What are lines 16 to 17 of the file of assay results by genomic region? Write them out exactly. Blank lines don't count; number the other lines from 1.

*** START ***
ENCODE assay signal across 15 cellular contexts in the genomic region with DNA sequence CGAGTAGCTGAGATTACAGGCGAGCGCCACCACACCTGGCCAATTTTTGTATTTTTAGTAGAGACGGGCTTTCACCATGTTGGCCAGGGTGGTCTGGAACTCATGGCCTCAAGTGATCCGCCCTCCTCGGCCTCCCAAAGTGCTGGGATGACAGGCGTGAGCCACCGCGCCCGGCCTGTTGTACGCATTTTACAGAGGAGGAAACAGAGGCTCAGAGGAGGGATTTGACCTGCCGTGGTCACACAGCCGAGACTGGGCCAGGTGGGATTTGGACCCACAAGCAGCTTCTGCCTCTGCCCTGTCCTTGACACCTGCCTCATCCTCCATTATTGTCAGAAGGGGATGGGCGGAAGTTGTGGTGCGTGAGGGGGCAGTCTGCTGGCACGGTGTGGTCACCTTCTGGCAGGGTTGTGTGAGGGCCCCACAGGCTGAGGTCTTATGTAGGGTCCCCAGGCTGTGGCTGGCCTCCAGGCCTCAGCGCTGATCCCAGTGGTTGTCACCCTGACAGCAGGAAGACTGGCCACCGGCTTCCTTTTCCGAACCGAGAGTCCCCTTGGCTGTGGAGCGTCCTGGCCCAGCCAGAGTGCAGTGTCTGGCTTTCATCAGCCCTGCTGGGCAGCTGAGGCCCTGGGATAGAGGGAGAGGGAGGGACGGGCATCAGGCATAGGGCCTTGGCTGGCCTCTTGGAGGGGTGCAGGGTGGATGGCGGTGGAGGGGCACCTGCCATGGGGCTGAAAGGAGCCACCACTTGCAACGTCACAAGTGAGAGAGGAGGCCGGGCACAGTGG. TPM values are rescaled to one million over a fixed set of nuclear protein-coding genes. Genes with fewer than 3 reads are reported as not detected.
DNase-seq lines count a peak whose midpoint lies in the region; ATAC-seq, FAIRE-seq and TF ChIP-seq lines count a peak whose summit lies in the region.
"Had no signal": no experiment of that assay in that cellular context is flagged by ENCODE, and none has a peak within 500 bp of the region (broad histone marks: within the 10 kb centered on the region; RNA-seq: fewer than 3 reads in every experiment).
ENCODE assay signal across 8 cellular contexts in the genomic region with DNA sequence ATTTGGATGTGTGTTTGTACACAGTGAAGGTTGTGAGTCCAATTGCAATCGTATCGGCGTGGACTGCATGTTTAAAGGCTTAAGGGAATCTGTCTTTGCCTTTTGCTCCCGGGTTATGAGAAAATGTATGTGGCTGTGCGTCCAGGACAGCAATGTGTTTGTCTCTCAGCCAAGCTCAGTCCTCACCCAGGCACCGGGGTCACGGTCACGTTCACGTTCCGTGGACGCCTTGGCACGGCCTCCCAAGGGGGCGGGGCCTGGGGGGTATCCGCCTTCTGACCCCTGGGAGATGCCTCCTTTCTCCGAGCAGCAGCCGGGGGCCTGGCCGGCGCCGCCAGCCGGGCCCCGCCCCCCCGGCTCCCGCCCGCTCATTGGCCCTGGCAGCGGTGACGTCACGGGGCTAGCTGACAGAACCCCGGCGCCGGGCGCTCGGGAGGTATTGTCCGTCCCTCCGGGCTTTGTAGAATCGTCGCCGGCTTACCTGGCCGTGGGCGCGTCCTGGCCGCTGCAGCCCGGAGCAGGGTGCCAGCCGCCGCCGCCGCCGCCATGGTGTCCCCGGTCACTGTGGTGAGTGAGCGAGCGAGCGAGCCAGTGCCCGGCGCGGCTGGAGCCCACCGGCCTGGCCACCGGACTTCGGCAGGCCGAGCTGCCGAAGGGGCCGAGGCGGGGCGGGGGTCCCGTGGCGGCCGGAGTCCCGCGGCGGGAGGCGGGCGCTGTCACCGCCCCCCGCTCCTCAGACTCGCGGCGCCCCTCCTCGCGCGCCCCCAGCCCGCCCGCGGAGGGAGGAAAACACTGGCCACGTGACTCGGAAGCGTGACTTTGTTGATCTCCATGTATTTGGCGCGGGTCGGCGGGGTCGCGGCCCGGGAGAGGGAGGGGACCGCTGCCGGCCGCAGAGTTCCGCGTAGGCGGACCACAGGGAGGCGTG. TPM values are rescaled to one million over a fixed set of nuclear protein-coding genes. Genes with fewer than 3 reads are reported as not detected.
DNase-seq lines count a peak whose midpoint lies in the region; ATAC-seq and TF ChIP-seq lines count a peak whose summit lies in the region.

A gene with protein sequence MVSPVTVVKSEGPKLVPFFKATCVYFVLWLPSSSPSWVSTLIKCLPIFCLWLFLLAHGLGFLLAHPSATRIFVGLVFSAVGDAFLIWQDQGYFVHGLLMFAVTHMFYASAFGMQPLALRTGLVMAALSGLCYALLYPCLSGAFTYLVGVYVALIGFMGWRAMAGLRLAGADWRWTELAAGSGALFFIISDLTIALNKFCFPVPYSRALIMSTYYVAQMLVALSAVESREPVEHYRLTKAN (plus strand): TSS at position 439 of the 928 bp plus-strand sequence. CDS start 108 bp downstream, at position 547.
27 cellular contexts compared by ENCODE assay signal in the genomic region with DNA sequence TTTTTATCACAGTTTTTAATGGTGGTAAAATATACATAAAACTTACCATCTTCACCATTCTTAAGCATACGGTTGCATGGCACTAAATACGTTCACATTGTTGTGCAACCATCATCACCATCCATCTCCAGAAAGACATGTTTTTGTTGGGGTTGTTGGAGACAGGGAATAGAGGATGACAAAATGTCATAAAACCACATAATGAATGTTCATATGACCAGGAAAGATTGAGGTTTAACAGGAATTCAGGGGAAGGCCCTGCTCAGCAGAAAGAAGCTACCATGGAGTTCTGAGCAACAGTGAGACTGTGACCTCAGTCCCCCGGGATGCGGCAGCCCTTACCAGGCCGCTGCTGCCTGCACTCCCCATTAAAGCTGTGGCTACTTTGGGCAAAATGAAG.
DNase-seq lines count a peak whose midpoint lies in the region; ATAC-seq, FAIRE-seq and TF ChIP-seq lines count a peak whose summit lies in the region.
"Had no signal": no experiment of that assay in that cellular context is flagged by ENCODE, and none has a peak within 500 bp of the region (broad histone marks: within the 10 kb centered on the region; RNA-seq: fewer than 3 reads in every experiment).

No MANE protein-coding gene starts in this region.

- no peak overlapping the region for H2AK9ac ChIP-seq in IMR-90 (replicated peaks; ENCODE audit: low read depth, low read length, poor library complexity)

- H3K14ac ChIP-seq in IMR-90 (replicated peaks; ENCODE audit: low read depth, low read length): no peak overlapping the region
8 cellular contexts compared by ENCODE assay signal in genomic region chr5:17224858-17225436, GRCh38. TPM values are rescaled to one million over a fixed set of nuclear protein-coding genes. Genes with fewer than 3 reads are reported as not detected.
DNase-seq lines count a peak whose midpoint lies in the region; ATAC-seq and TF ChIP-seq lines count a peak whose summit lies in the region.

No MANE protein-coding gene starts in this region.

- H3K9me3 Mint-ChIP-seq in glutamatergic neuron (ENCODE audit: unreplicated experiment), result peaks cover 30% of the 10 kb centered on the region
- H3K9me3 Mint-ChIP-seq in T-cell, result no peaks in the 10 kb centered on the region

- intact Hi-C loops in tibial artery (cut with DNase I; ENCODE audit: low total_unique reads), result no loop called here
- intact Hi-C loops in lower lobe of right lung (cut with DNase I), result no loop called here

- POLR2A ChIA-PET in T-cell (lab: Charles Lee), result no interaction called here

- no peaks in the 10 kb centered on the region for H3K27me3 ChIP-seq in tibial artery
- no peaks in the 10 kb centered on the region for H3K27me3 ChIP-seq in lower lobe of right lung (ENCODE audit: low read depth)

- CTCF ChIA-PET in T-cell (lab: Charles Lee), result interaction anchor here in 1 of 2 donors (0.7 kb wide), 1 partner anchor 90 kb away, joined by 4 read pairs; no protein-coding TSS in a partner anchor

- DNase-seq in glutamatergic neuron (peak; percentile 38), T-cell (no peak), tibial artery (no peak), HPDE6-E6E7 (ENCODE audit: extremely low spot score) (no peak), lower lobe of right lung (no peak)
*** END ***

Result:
- H3K9me3 Mint-ChIP-seq in glutamatergic neuron (ENCODE audit: unreplicated experiment), result peaks cover 30% of the 10 kb centered on the region
- H3K9me3 Mint-ChIP-seq in T-cell, result no peaks in the 10 kb centered on the region